Spain go into group E as the favourites yet many are pointing towards the quality being a large drop-off compared to yesteryear. Harking back a decade and there was that era of dominance where from 2008 to 2012, they were victorious in three major tournaments which is truly remarkable; the likes of Iniesta, Xavi, Sergio Ramos and David Silva being at the heart of this. Three of that quartet mentioned are past international contention now but the exclusion of Ramos from the Spain squad courtesy of former Barcelona manager Luis Enrique, making this the first time ever that there have been no Real Madrid players which has of course been heavily reported.
Zeroing in on the players that will feature though and putting the current covid worries aside also, there are a lot of young players who are getting big opportunities. Enrique definitely seems keen to blood the youth early which could play a part in Ramos’ exclusion, Eric Garcia getting the nod despite not featuring all that much under Pep Guardiola this year. Pedri is at the fore of this, he’s just eighteen but he’s played a ridiculous amount of minutes at Barca for Ronald Koeman and that may well continue this summer. Pedri may well start in the Spain midfield alongside Rodri or Busquets and maybe Thiago with Ferran Torres and Mikel Oyarzabal sure to be the wide-men, something which has been ramped up in importance levels under Luis Enrique. Can they upset the odds and go all the way again?
Dejan Kulusevski is reportedly, along with a few of the Spain squad, amongst the group to have contracted covid and those two nations will be going head-to-head in the group opener. The Juve winger would otherwise have surely played a big role in Jan Andersson’s plans after somewhat of a breakthrough season in Turin. The Swedes reached the 2018 World Cup quarter-finals which was beyond the expectations many had of them, Zlatan Ibrahimovic wasn’t there now and he won’t be there this time around either. Marcus Berg, John Guidetti and Ola Toivonen were the main options for the World Cup and Berg is the only survivor three years later, meanwhile an injury has brought a premature end to Ibrahimovic’s return to the international fold.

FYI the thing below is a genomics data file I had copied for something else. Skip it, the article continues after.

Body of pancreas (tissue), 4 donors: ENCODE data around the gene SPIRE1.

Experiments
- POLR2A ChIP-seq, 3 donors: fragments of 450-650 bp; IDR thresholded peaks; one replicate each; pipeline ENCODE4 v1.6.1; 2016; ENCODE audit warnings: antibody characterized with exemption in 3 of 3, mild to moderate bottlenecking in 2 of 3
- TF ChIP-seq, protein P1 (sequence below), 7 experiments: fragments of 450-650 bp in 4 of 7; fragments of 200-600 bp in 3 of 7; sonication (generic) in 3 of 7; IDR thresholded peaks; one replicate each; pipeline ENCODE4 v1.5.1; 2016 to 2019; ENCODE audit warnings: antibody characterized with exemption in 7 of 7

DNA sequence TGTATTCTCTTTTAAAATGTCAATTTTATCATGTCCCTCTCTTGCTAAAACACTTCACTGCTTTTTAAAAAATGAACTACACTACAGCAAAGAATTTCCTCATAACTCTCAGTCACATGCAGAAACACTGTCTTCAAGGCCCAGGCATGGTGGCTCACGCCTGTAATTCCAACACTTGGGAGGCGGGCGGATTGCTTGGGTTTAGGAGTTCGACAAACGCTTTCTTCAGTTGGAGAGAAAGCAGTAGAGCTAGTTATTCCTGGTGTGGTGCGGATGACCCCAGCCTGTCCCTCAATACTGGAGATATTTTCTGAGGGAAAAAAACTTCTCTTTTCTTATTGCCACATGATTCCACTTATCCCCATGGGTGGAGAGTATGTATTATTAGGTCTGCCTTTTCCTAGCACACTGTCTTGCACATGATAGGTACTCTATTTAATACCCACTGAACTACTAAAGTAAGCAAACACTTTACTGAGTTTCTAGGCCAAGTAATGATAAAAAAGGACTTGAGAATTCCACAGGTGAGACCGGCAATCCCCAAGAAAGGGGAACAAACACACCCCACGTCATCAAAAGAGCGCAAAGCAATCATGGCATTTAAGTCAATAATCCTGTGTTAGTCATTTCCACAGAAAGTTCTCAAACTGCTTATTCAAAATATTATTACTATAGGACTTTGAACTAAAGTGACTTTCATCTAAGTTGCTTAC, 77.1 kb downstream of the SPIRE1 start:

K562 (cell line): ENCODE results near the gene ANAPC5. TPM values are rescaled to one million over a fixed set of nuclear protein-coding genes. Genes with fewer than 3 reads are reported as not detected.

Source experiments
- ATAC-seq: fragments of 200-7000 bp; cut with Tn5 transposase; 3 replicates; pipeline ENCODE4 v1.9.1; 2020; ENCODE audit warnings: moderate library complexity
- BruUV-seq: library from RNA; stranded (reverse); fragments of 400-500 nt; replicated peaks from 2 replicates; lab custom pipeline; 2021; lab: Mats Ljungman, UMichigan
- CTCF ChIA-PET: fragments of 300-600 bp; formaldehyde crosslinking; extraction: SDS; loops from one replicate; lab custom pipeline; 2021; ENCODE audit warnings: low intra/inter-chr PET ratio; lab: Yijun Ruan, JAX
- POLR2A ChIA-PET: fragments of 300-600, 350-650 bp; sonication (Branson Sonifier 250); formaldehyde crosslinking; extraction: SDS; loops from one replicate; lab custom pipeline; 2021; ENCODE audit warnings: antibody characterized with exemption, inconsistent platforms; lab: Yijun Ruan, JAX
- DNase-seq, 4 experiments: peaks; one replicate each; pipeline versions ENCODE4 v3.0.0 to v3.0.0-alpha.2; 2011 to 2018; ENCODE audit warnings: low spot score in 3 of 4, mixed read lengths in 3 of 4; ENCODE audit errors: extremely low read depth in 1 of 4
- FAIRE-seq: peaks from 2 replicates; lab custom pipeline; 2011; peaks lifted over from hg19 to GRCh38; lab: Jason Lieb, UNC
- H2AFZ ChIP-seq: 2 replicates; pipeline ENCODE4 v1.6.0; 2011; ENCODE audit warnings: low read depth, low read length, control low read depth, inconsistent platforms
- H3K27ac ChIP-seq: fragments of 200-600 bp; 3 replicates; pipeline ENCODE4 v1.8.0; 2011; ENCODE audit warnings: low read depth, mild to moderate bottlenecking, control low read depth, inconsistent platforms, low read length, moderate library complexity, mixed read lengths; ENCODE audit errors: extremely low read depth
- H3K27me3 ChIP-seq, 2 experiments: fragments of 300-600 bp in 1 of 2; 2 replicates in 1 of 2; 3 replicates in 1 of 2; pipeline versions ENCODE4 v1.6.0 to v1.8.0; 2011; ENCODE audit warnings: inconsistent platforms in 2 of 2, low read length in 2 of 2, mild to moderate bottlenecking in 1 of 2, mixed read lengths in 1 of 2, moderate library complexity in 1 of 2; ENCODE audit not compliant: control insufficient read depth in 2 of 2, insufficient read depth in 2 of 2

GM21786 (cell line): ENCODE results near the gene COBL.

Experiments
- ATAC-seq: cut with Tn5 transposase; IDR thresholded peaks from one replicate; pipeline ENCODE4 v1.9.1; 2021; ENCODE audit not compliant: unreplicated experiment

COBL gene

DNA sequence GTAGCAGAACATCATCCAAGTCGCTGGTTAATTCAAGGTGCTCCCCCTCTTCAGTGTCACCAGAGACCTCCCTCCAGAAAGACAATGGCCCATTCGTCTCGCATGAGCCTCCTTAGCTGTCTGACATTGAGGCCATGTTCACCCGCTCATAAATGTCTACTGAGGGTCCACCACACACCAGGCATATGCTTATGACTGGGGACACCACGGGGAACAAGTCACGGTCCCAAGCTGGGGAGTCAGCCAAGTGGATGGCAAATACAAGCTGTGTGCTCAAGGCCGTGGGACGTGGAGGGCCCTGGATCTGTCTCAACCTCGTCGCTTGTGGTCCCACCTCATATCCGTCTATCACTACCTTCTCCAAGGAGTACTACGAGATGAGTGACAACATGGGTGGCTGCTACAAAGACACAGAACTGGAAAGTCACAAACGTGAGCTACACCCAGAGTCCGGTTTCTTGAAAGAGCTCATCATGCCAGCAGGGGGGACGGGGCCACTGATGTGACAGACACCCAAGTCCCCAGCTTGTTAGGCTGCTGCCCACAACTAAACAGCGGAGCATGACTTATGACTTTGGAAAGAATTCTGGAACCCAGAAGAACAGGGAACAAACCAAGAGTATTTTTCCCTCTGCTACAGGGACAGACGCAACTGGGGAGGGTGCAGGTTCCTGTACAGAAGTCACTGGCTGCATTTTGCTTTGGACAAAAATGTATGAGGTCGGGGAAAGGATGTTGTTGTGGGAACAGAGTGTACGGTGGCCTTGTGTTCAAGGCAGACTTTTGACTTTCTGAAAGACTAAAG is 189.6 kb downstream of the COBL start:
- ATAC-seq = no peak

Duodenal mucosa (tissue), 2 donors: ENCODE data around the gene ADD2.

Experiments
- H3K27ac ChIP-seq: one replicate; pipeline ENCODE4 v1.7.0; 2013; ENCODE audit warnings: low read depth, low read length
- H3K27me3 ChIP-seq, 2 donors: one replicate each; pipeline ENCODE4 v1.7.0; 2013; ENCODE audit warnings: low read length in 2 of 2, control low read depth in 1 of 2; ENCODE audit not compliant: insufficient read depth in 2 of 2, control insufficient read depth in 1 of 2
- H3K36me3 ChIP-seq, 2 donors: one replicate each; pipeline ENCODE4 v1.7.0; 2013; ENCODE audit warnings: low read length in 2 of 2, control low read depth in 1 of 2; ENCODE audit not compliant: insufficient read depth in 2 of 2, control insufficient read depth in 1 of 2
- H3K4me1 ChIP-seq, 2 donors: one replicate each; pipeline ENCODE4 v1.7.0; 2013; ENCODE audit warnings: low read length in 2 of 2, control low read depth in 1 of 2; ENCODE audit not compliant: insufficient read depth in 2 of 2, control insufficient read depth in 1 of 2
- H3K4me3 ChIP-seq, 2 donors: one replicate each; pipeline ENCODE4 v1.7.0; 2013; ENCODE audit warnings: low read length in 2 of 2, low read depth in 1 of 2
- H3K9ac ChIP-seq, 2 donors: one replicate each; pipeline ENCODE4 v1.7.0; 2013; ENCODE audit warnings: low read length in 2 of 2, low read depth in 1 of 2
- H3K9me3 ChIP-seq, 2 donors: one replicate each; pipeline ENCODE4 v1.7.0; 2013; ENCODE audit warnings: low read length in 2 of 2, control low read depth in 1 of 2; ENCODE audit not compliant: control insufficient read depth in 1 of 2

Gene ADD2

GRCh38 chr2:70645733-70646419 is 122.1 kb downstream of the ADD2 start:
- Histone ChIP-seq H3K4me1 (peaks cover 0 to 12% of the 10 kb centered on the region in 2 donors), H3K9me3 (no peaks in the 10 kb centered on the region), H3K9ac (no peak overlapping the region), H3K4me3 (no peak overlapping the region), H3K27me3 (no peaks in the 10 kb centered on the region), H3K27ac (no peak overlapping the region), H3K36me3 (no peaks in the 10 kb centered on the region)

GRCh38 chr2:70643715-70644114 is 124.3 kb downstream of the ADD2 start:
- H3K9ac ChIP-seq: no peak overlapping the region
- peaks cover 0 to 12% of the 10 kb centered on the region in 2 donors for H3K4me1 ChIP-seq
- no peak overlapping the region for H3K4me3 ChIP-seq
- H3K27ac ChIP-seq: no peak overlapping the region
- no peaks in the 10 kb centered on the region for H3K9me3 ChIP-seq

Throughout the squad there is a number of players to have played on English shores; Robin Olsen who was on loan at Everton this year, Man United’s Lindelof, Newcastle’s Emil Krafth, newly promoted Pontus Jansson, former Sunderland man Seb Larsson and Watford’s Ken Sema. A fair few of these familiar names will be in the XI for the group E games and the last two names mentioned could play a big role in terms of creativity, Larsson obviously being known as a dead-ball specialist. Ibrahimovic’s absence has got a lot of press but his replacement is more than capable, Alexander Isak of Real Sociedad, a man that Luis Enrique will know all too well, with a huge chance to prove himself. He’s had a great couple of La Liga seasons and now that an icon of the country is out of the picture, Isak can now come to the fore.
That is the end of this group E preview with the main focus being the bold decision making of Spain coach Luis Enrique. I think although the quality of Enrique’s squad has faced a clear drop-off from yesteryear, there are still some superb talents involved and see them topping the group for sure. Poland and Sweden’s battle for second is an interesting one and in spite of Lewandowski’s presence for the former, Sweden are a better unit and I think they’ll be runners-up. Slovakia should not be rule out though! Do you agree with this? Do you think Luis Enrique will live to regret his selections? Let us know and stay with us here at WD for thorough coverage of Euro 2020!